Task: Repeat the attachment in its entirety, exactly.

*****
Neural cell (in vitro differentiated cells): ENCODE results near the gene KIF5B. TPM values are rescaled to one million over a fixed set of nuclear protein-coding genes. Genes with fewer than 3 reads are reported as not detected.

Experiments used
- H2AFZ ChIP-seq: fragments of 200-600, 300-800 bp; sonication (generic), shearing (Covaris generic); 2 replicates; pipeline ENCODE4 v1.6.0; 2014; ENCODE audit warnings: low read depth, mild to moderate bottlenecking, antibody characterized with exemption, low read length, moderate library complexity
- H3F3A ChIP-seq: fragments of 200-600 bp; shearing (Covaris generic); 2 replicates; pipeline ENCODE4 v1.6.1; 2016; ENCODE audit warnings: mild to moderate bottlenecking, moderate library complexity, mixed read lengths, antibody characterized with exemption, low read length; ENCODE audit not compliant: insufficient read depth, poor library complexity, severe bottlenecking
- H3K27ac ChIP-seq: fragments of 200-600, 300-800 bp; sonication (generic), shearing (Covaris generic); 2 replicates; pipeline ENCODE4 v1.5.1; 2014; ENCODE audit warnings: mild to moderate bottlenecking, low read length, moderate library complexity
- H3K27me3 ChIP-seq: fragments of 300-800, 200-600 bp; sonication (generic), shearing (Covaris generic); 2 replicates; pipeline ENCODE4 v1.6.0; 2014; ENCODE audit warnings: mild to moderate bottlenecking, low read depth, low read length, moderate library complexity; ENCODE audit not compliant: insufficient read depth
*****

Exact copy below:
Neural cell (in vitro differentiated cells): ENCODE results near the gene KIF5B. TPM values are rescaled to one million over a fixed set of nuclear protein-coding genes. Genes with fewer than 3 reads are reported as not detected.

Experiments used
- H2AFZ ChIP-seq: fragments of 200-600, 300-800 bp; sonication (generic), shearing (Covaris generic); 2 replicates; pipeline ENCODE4 v1.6.0; 2014; ENCODE audit warnings: low read depth, mild to moderate bottlenecking, antibody characterized with exemption, low read length, moderate library complexity
- H3F3A ChIP-seq: fragments of 200-600 bp; shearing (Covaris generic); 2 replicates; pipeline ENCODE4 v1.6.1; 2016; ENCODE audit warnings: mild to moderate bottlenecking, moderate library complexity, mixed read lengths, antibody characterized with exemption, low read length; ENCODE audit not compliant: insufficient read depth, poor library complexity, severe bottlenecking
- H3K27ac ChIP-seq: fragments of 200-600, 300-800 bp; sonication (generic), shearing (Covaris generic); 2 replicates; pipeline ENCODE4 v1.5.1; 2014; ENCODE audit warnings: mild to moderate bottlenecking, low read length, moderate library complexity
- H3K27me3 ChIP-seq: fragments of 300-800, 200-600 bp; sonication (generic), shearing (Covaris generic); 2 replicates; pipeline ENCODE4 v1.6.0; 2014; ENCODE audit warnings: mild to moderate bottlenecking, low read depth, low read length, moderate library complexity; ENCODE audit not compliant: insufficient read depth